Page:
20. And more dangerous too

right?

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Response to whatchamacallit (Reply #20)

Mon Mar 11, 2013, 11:34 PM

57. Right! So dangerous that the poster can't respond

because their dogs have eaten them.

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Response to RebelOne (Reply #16)

Mon Mar 11, 2013, 05:26 PM

24. I've had Rotties...

my daughter has pitts, both rescues. Sweet dogs, all of them. I have Boxers right now, big clowns.

My mom has Chihuahuas, she's had three, one was a mean little shit, the other two were sweeties.

I love the bully breeds, always have, always will.


edited to add: love me a mutt too.

second edit: spelling

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Response to RebelOne (Reply #16)

Mon Mar 11, 2013, 06:25 PM

42. The only dog that has ever bitten me in anger was a Rottweiler. He came off

 

his porch into the road and took me off my bicycle.

Puncture wounds in my hindquarters from teeth, skin missing from elbows/knees from road surface.

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Response to RebelOne (Reply #16)

Mon Mar 11, 2013, 06:28 PM

43. they have to be properly socialised.


If you treat them like nice dogs they become nice, friendly dogs. If you treat them like scary beasts...

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Response to RebelOne (Reply #16)

Tue Mar 12, 2013, 08:29 AM

73. the little brainless ones can be very snappish, they get confused

raise a dog to be mean and they will be
raise a dog to love and they will

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Response to KittyWampus (Original post)

Mon Mar 11, 2013, 05:15 PM

17. Staffordshire terriers were bred to hunt vermin

just like every other terrier, including Scotties and Westies. They were bred as small animals who would keep down populations of rats, mice, and whatever else infested farms owned by people of modest means.

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Response to BainsBane (Reply #17)

Mon Mar 11, 2013, 05:23 PM

23. No they weren't?



That's a Staffordshire bull terrier. It is not a "terrier" as such. It was not bred for ratting. It was the result of cross-breeding the old English bulldog (from the days of the bull-baiting ring) with various terrier breeds; the characteristics selected for in breeding were the gameness of the terrier and the strength and tenacity of the bulldog. (The English bull terrier is another product of such breeding.) They were bred as fighting dogs after Parliament passed a law banning bull- and bear-baiting in 1835.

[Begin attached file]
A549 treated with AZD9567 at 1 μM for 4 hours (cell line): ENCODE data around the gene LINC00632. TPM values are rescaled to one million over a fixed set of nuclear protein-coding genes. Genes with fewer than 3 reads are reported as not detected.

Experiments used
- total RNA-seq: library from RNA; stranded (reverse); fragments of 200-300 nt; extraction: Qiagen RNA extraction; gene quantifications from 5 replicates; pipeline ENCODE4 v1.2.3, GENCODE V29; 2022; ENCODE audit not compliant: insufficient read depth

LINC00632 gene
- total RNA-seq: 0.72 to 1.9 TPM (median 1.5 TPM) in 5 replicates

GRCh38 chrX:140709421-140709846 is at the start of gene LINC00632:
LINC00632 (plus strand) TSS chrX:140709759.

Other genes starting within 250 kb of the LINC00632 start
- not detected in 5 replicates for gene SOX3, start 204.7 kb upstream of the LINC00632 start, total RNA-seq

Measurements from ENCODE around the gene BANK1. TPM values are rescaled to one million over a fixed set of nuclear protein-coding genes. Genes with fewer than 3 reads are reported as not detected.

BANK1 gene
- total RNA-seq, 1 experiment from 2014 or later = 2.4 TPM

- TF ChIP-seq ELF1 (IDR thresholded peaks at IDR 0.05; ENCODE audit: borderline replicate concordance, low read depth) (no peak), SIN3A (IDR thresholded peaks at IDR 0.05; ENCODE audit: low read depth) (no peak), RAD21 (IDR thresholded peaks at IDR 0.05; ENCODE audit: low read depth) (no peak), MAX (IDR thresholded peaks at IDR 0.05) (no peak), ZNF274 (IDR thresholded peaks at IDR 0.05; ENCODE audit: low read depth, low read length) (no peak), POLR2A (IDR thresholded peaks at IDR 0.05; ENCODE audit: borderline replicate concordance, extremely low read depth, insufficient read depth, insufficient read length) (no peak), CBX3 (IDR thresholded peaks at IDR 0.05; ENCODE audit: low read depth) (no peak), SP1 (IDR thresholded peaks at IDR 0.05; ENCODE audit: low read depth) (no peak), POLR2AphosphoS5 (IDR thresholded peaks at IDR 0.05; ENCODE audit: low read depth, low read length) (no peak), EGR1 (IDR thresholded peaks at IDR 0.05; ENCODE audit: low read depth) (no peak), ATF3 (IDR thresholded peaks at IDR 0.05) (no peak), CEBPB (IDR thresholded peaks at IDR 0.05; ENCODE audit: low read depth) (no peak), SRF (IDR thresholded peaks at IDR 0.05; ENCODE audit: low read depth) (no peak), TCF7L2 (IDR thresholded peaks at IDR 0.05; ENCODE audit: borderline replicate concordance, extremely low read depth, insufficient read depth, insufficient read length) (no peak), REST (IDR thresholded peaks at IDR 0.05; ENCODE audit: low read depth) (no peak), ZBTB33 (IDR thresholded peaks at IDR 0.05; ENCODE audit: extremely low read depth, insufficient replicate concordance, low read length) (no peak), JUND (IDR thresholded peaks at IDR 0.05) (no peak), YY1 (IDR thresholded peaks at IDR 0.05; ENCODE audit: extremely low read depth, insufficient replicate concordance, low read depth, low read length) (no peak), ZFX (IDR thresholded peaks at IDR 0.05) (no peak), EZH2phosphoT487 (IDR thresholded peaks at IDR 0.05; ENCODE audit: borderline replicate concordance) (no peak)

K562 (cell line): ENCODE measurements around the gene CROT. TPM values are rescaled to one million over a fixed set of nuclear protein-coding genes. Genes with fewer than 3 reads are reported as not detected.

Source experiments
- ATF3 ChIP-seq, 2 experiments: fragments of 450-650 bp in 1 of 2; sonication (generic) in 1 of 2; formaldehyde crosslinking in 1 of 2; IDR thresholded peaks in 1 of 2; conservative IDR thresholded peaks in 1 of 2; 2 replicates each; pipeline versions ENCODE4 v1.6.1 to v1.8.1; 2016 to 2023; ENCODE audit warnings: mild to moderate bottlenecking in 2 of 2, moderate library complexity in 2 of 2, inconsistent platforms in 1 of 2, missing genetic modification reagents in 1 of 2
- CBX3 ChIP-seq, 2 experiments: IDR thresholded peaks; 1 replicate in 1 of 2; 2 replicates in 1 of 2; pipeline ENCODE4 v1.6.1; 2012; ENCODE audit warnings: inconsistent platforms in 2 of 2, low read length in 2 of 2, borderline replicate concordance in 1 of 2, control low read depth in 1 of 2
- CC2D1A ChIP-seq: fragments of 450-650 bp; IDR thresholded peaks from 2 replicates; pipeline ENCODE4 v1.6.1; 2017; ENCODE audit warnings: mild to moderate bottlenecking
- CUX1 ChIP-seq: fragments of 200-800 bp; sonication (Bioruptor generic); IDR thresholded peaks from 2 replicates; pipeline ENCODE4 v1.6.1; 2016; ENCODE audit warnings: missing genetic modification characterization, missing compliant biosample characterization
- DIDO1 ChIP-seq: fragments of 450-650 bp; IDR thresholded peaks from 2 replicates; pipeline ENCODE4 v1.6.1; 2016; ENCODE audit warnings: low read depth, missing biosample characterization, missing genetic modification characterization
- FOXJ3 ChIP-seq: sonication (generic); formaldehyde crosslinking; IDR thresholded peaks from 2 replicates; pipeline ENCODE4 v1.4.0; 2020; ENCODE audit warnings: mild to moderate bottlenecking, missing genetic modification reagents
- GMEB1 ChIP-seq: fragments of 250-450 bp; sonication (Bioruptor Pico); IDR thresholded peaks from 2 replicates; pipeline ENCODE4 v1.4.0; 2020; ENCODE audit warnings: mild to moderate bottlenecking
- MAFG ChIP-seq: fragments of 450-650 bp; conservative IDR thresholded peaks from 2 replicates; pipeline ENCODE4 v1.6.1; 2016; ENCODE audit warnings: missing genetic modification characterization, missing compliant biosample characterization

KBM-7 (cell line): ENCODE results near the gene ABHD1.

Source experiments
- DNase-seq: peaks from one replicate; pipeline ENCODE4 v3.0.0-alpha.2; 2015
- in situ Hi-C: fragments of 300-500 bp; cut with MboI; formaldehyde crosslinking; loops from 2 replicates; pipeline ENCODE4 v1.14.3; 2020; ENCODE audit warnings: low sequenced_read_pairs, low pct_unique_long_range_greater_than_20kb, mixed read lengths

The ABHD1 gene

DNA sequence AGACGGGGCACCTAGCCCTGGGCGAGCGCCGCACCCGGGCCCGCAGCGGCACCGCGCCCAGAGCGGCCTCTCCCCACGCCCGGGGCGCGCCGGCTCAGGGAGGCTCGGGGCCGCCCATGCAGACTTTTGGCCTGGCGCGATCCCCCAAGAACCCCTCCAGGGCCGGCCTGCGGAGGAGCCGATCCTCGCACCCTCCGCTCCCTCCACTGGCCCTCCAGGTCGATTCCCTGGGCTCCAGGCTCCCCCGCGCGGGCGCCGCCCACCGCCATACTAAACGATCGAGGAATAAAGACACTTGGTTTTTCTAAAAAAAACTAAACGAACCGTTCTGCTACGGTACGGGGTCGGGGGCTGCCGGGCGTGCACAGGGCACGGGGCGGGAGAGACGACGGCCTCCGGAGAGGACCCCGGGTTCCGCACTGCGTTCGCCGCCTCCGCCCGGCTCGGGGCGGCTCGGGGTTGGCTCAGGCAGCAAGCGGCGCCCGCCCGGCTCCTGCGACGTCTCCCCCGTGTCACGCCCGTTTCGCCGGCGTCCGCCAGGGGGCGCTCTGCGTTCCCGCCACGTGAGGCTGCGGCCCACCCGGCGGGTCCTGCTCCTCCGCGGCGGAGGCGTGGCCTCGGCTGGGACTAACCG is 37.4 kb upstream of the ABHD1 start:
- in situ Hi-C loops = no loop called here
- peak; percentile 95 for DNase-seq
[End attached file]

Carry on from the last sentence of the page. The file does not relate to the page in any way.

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Response to Spider Jerusalem (Reply #23)

Mon Mar 11, 2013, 05:29 PM

25. source?

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Response to BainsBane (Reply #25)

Mon Mar 11, 2013, 05:37 PM

29. ...

The Staffordshire Bull Terrier had its beginnings in England many centuries ago when the Bulldog and Mastiff were closely linked. Bullbaiting and bearbaiting in the Elizabethan era produced large dogs for these sports and later on the 100-120 pound animal gave way to a small, more agile breed of up to 90 pounds.

Early in the 19th century the sport of dogfighting gained popularity and a smaller, faster dog was developed. It was called by names such as "Bulldog Terrier" and "Bull and Terrier." The Bulldog bred then was a larger dog than we know today and weighed about 60 pounds. This dog was crossed with a small native terrier which appears in the history of the present-day Manchester Terrier. The dog which this produced, averaging between 30 and 45 pounds, became the Staffordshire Bull Terrier.

James Hinks, in about 1860, crossed the Old Pit Bull Terrier, now known as the Staffordshire Bull Terrier, and produced the all-white English Bull Terrier. The Bull Terrier obtained recognition by The Kennel Club in England in the last quarter of the 19th century, but the Staffordshire Bull Terrier, due to its reputation as a fighting dog, did not receive this blessing.

In 1935 the Staffordshire Bull Terrier was recognized by the Kennel Club in England and enthusiasts were able to conduct conformation matches. The sport of dogfighting had long been made illegal and the Staffordshire Bull Terrier had evolved into a dog of such temperament as to make him a fine pet and companion and a worthy show dog.

http://www.akc.org/breeds/staffordshire_bull_terrier/history.cfm

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Response to Spider Jerusalem (Reply #29)

Mon Mar 11, 2013, 11:51 PM

65. ok, thanks.

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Response to BainsBane (Reply #17)

Mon Mar 11, 2013, 05:29 PM

26. Nonsense. They were bloodsport dogs, not ratters.

The English forebearer known as the "Bull and Terrier". To say that they are not "similar" to the modern version is true, but to obfuscate their history of blood by calling them ratters is less than honest. However, a basset hound from 1920's that was still used to hunt hare is a very different looking dog than the basset hound of today.

Let's get real. The modern pit as a breed is a mess full of unstable, unhealthy, and unregulated individuals. There are some individual specimens that are not bad dogs. HOwever, as a breed registry, they have NO standardized breeding regulations or objectives, and quite frankly...it shows.

If I wanted a bull type dog, I would get an Old Southern White bulldog. As with any bulldog, expect a certain level of aggressiveness, but they are still bred to type for working people on farms and unstable dogs just will not do.